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From Kristian Waagan <Kristian.Waa...@Sun.COM>
Subject Re: refresh JSP webpage when Derby DB is changed
Date Fri, 12 Feb 2010 19:49:26 GMT
Ronald Rudy wrote:
> This isn't really a Derby question, it's more of a web/Javascript question.
> There is no way to push data to a client.  The request always originates on the client.
> That said, IF you are so inclined you can use Ajax type calls to poll a servlet on the
server on a regular interval to check for updates.  It would still be polling, though.  Not


While the original request has to originate from the client, you don't 
have to have the client poll on regular intervals - you can use 
something like long poll or streaming to basically get an event-based 
system. Note that this requires some software on the server side, and as 
most things these techniques have their challenges.
Besides from the link already mentioned, you can have a look at 
Atmosphere ( https://atmosphere.dev.java.net/ ) and maybe post a 
question there or on a similer mailing list / forum.

Hope this helps,
> I would look at prototype if you want to start leveraging Ajax.  http://www.prototypejs.org/
  It's a good place to start.
> I would be very careful about having JS continuously polling your server though.  If
you have lots of clients you will end up with lots of requests to handle.  That code has to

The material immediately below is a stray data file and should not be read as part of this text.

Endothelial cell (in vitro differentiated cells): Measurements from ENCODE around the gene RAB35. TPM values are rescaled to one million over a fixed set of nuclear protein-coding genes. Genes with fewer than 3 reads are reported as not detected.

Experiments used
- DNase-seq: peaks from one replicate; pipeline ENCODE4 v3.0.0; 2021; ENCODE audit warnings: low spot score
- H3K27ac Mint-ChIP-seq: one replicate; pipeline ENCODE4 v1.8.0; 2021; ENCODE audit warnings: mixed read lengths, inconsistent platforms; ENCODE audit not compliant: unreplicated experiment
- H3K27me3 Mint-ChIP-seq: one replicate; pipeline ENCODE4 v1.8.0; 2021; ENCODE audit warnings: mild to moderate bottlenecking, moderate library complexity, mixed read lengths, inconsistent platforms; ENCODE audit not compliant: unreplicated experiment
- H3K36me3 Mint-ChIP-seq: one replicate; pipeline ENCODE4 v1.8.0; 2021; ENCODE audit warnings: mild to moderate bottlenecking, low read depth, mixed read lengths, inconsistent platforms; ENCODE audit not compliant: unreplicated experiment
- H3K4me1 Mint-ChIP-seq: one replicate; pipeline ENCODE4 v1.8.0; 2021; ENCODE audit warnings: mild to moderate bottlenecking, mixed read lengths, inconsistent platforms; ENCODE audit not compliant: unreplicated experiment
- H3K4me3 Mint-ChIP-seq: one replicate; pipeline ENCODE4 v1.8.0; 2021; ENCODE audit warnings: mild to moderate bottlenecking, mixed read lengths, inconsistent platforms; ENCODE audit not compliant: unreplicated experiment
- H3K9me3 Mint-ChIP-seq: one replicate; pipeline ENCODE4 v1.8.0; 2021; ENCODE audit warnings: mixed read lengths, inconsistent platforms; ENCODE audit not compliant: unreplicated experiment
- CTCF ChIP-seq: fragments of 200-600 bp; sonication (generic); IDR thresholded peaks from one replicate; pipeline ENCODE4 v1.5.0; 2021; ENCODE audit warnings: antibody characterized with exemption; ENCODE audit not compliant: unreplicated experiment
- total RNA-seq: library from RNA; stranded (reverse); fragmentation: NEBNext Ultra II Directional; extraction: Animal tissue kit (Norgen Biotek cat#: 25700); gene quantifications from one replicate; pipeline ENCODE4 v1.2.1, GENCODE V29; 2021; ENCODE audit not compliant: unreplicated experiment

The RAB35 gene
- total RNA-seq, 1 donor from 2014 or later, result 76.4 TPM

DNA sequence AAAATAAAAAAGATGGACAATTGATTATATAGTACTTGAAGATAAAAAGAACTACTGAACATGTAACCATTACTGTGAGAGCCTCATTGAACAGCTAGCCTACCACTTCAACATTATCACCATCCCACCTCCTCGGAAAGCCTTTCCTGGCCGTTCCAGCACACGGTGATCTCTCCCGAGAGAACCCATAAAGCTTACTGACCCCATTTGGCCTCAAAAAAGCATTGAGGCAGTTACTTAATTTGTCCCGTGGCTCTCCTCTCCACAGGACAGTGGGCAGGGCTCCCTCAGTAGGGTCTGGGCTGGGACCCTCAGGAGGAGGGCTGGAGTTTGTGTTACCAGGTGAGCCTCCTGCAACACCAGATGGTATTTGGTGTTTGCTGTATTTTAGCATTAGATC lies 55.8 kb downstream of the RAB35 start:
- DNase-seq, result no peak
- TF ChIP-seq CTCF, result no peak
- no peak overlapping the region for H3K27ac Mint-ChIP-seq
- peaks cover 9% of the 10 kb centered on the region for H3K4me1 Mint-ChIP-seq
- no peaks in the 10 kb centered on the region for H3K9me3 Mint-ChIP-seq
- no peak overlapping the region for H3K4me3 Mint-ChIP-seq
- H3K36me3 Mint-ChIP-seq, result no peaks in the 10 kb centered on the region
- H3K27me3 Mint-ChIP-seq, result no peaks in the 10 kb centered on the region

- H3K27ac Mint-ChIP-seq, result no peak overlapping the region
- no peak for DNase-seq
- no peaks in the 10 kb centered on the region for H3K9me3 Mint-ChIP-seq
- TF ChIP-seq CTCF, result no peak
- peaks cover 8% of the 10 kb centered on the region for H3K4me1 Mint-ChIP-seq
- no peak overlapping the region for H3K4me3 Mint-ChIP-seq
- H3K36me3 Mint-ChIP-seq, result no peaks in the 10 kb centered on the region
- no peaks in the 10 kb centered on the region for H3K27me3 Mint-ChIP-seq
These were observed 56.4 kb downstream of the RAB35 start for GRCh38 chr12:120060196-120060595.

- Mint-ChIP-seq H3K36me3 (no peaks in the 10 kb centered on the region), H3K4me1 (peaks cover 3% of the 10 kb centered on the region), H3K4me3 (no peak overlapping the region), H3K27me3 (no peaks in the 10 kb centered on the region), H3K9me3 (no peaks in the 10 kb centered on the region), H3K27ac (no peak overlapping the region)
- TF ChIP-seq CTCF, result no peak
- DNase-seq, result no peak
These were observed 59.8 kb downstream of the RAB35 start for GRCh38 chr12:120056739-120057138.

be very efficient.
> On Feb 12, 2010, at 11:17:22 AM, albertkao wrote:
>> The goal is to refresh a JSP web page on a web browser when the Derby DB on
>> the server is changed.
>> The rate of database change is 1-10 times per hour.
>> The record size is about 1000 bytes.
>> The user use the browser to modify the data and write back to the Derby DB.
>> The web server is tomcat.
>> I am thinking of comet programming - pushing data from the server to client
>> when the Derby DB is changed.
>> Is that a good idea?
>> How to do that with javascript or java?
>> Any sample code or tutorial? 
>> -- 
>> View this message in context: http://old.nabble.com/refresh-JSP-webpage-when-Derby-DB-is-changed-tp27565891p27565891.html
>> Sent from the Apache Derby Users mailing list archive at Nabble.com.

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